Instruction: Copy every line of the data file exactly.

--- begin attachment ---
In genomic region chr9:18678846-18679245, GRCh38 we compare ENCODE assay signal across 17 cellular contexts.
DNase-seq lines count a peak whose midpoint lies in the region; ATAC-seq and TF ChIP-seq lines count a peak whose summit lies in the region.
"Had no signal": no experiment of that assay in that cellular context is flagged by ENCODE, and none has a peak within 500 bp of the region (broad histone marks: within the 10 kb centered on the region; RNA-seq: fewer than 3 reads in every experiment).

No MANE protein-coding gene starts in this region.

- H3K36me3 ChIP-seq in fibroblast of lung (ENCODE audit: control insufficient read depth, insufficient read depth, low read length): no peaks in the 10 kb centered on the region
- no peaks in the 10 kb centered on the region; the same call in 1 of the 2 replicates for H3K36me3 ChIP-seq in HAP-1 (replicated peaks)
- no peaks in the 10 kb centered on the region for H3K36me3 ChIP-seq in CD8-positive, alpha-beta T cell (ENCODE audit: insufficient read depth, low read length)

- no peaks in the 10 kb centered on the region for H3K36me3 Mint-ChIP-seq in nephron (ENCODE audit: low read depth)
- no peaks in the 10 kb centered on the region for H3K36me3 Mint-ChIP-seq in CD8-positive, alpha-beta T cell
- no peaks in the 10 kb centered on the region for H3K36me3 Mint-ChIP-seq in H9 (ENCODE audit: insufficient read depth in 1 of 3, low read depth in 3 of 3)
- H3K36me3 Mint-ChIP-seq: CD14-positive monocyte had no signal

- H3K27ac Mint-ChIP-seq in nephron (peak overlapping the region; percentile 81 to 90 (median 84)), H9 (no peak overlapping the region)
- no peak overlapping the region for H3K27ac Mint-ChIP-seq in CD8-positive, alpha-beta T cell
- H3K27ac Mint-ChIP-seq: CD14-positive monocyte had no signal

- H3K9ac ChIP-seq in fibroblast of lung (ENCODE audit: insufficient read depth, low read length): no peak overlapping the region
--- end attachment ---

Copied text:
In genomic region chr9:18678846-18679245, GRCh38 we compare ENCODE assay signal across 17 cellular contexts.
DNase-seq lines count a peak whose midpoint lies in the region; ATAC-seq and TF ChIP-seq lines count a peak whose summit lies in the region.
"Had no signal": no experiment of that assay in that cellular context is flagged by ENCODE, and none has a peak within 500 bp of the region (broad histone marks: within the 10 kb centered on the region; RNA-seq: fewer than 3 reads in every experiment).

No MANE protein-coding gene starts in this region.

- H3K36me3 ChIP-seq in fibroblast of lung (ENCODE audit: control insufficient read depth, insufficient read depth, low read length): no peaks in the 10 kb centered on the region
- no peaks in the 10 kb centered on the region; the same call in 1 of the 2 replicates for H3K36me3 ChIP-seq in HAP-1 (replicated peaks)
- no peaks in the 10 kb centered on the region for H3K36me3 ChIP-seq in CD8-positive, alpha-beta T cell (ENCODE audit: insufficient read depth, low read length)

- no peaks in the 10 kb centered on the region for H3K36me3 Mint-ChIP-seq in nephron (ENCODE audit: low read depth)
- no peaks in the 10 kb centered on the region for H3K36me3 Mint-ChIP-seq in CD8-positive, alpha-beta T cell
- no peaks in the 10 kb centered on the region for H3K36me3 Mint-ChIP-seq in H9 (ENCODE audit: insufficient read depth in 1 of 3, low read depth in 3 of 3)
- H3K36me3 Mint-ChIP-seq: CD14-positive monocyte had no signal

- H3K27ac Mint-ChIP-seq in nephron (peak overlapping the region; percentile 81 to 90 (median 84)), H9 (no peak overlapping the region)
- no peak overlapping the region for H3K27ac Mint-ChIP-seq in CD8-positive, alpha-beta T cell
- H3K27ac Mint-ChIP-seq: CD14-positive monocyte had no signal

- H3K9ac ChIP-seq in fibroblast of lung (ENCODE audit: insufficient read depth, low read length): no peak overlapping the region